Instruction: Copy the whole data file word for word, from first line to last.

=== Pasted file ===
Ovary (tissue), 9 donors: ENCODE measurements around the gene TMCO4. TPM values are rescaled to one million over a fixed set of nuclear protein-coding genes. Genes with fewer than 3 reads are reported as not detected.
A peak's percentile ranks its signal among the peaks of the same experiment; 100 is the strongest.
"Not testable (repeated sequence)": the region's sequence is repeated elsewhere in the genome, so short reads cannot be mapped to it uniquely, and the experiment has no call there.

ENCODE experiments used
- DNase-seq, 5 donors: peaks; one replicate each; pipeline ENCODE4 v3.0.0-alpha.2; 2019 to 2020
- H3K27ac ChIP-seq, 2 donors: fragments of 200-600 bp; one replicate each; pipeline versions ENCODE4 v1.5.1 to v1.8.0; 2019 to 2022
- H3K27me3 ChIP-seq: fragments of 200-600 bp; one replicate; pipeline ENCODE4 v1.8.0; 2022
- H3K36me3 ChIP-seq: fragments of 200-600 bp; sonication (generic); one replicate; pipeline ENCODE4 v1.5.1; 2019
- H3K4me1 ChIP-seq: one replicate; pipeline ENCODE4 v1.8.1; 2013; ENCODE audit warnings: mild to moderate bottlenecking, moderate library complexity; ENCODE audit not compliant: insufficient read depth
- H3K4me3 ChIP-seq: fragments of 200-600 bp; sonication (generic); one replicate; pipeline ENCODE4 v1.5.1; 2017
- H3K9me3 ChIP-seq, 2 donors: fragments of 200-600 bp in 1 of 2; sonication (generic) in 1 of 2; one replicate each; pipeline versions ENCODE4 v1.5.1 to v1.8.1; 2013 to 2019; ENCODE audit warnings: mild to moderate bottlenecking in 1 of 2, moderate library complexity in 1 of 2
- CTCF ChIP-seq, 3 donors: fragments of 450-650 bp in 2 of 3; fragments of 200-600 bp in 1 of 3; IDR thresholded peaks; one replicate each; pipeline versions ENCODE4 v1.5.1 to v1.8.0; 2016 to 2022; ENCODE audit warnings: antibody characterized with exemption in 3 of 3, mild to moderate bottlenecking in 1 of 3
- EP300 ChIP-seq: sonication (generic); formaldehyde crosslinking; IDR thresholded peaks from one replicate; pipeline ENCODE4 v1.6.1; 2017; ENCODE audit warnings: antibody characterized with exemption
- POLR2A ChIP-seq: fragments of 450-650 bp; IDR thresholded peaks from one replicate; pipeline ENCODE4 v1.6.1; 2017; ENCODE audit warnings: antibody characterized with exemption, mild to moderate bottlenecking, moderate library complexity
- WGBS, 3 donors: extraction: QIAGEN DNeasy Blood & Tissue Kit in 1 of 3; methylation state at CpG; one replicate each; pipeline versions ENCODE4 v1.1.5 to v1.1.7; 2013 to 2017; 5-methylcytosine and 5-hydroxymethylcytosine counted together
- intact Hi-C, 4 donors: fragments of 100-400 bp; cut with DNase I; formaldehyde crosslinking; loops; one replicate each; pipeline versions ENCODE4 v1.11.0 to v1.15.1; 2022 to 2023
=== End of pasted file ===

Ovary (tissue), 9 donors: ENCODE measurements around the gene TMCO4. TPM values are rescaled to one million over a fixed set of nuclear protein-coding genes. Genes with fewer than 3 reads are reported as not detected.
A peak's percentile ranks its signal among the peaks of the same experiment; 100 is the strongest.
"Not testable (repeated sequence)": the region's sequence is repeated elsewhere in the genome, so short reads cannot be mapped to it uniquely, and the experiment has no call there.

ENCODE experiments used
- DNase-seq, 5 donors: peaks; one replicate each; pipeline ENCODE4 v3.0.0-alpha.2; 2019 to 2020
- H3K27ac ChIP-seq, 2 donors: fragments of 200-600 bp; one replicate each; pipeline versions ENCODE4 v1.5.1 to v1.8.0; 2019 to 2022
- H3K27me3 ChIP-seq: fragments of 200-600 bp; one replicate; pipeline ENCODE4 v1.8.0; 2022
- H3K36me3 ChIP-seq: fragments of 200-600 bp; sonication (generic); one replicate; pipeline ENCODE4 v1.5.1; 2019
- H3K4me1 ChIP-seq: one replicate; pipeline ENCODE4 v1.8.1; 2013; ENCODE audit warnings: mild to moderate bottlenecking, moderate library complexity; ENCODE audit not compliant: insufficient read depth
- H3K4me3 ChIP-seq: fragments of 200-600 bp; sonication (generic); one replicate; pipeline ENCODE4 v1.5.1; 2017
- H3K9me3 ChIP-seq, 2 donors: fragments of 200-600 bp in 1 of 2; sonication (generic) in 1 of 2; one replicate each; pipeline versions ENCODE4 v1.5.1 to v1.8.1; 2013 to 2019; ENCODE audit warnings: mild to moderate bottlenecking in 1 of 2, moderate library complexity in 1 of 2
- CTCF ChIP-seq, 3 donors: fragments of 450-650 bp in 2 of 3; fragments of 200-600 bp in 1 of 3; IDR thresholded peaks; one replicate each; pipeline versions ENCODE4 v1.5.1 to v1.8.0; 2016 to 2022; ENCODE audit warnings: antibody characterized with exemption in 3 of 3, mild to moderate bottlenecking in 1 of 3
- EP300 ChIP-seq: sonication (generic); formaldehyde crosslinking; IDR thresholded peaks from one replicate; pipeline ENCODE4 v1.6.1; 2017; ENCODE audit warnings: antibody characterized with exemption
- POLR2A ChIP-seq: fragments of 450-650 bp; IDR thresholded peaks from one replicate; pipeline ENCODE4 v1.6.1; 2017; ENCODE audit warnings: antibody characterized with exemption, mild to moderate bottlenecking, moderate library complexity
- WGBS, 3 donors: extraction: QIAGEN DNeasy Blood & Tissue Kit in 1 of 3; methylation state at CpG; one replicate each; pipeline versions ENCODE4 v1.1.5 to v1.1.7; 2013 to 2017; 5-methylcytosine and 5-hydroxymethylcytosine counted together
- intact Hi-C, 4 donors: fragments of 100-400 bp; cut with DNase I; formaldehyde crosslinking; loops; one replicate each; pipeline versions ENCODE4 v1.11.0 to v1.15.1; 2022 to 2023